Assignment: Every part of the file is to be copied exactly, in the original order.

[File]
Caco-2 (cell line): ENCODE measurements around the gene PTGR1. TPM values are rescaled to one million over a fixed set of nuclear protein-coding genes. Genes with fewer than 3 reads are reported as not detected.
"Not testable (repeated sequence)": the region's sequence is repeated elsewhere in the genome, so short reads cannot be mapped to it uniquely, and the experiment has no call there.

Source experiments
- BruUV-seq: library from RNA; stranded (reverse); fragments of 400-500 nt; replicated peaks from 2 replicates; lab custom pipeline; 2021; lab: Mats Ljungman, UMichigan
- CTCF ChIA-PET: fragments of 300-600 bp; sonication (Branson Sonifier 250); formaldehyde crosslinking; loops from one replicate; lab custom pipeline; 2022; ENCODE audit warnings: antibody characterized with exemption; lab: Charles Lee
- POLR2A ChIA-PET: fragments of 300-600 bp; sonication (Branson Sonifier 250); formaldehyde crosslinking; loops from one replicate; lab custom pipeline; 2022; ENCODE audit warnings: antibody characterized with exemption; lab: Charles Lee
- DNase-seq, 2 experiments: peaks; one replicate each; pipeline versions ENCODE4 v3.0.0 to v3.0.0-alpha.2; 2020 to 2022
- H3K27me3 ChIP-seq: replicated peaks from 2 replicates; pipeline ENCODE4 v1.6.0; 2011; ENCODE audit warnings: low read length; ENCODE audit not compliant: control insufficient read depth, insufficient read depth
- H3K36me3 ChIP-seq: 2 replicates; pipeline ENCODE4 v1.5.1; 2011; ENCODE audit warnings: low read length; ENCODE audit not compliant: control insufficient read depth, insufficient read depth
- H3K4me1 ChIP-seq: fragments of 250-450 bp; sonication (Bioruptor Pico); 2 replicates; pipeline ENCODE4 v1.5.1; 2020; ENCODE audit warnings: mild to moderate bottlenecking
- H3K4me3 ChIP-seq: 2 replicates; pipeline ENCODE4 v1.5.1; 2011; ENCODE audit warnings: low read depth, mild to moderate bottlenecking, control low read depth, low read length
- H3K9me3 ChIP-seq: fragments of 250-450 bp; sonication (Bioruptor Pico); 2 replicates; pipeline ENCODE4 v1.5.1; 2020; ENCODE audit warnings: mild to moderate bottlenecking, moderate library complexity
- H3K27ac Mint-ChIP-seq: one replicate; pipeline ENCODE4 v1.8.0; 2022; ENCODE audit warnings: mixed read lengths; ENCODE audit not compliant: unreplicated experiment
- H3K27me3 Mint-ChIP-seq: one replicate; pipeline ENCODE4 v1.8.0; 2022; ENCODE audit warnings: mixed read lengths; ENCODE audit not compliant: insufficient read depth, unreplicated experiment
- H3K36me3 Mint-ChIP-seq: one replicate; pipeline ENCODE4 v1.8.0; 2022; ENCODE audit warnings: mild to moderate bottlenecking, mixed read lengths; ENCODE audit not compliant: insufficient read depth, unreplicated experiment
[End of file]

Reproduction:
Caco-2 (cell line): ENCODE measurements around the gene PTGR1. TPM values are rescaled to one million over a fixed set of nuclear protein-coding genes. Genes with fewer than 3 reads are reported as not detected.
"Not testable (repeated sequence)": the region's sequence is repeated elsewhere in the genome, so short reads cannot be mapped to it uniquely, and the experiment has no call there.

Source experiments
- BruUV-seq: library from RNA; stranded (reverse); fragments of 400-500 nt; replicated peaks from 2 replicates; lab custom pipeline; 2021; lab: Mats Ljungman, UMichigan
- CTCF ChIA-PET: fragments of 300-600 bp; sonication (Branson Sonifier 250); formaldehyde crosslinking; loops from one replicate; lab custom pipeline; 2022; ENCODE audit warnings: antibody characterized with exemption; lab: Charles Lee
- POLR2A ChIA-PET: fragments of 300-600 bp; sonication (Branson Sonifier 250); formaldehyde crosslinking; loops from one replicate; lab custom pipeline; 2022; ENCODE audit warnings: antibody characterized with exemption; lab: Charles Lee
- DNase-seq, 2 experiments: peaks; one replicate each; pipeline versions ENCODE4 v3.0.0 to v3.0.0-alpha.2; 2020 to 2022
- H3K27me3 ChIP-seq: replicated peaks from 2 replicates; pipeline ENCODE4 v1.6.0; 2011; ENCODE audit warnings: low read length; ENCODE audit not compliant: control insufficient read depth, insufficient read depth
- H3K36me3 ChIP-seq: 2 replicates; pipeline ENCODE4 v1.5.1; 2011; ENCODE audit warnings: low read length; ENCODE audit not compliant: control insufficient read depth, insufficient read depth
- H3K4me1 ChIP-seq: fragments of 250-450 bp; sonication (Bioruptor Pico); 2 replicates; pipeline ENCODE4 v1.5.1; 2020; ENCODE audit warnings: mild to moderate bottlenecking
- H3K4me3 ChIP-seq: 2 replicates; pipeline ENCODE4 v1.5.1; 2011; ENCODE audit warnings: low read depth, mild to moderate bottlenecking, control low read depth, low read length
- H3K9me3 ChIP-seq: fragments of 250-450 bp; sonication (Bioruptor Pico); 2 replicates; pipeline ENCODE4 v1.5.1; 2020; ENCODE audit warnings: mild to moderate bottlenecking, moderate library complexity
- H3K27ac Mint-ChIP-seq: one replicate; pipeline ENCODE4 v1.8.0; 2022; ENCODE audit warnings: mixed read lengths; ENCODE audit not compliant: unreplicated experiment
- H3K27me3 Mint-ChIP-seq: one replicate; pipeline ENCODE4 v1.8.0; 2022; ENCODE audit warnings: mixed read lengths; ENCODE audit not compliant: insufficient read depth, unreplicated experiment
- H3K36me3 Mint-ChIP-seq: one replicate; pipeline ENCODE4 v1.8.0; 2022; ENCODE audit warnings: mild to moderate bottlenecking, mixed read lengths; ENCODE audit not compliant: insufficient read depth, unreplicated experiment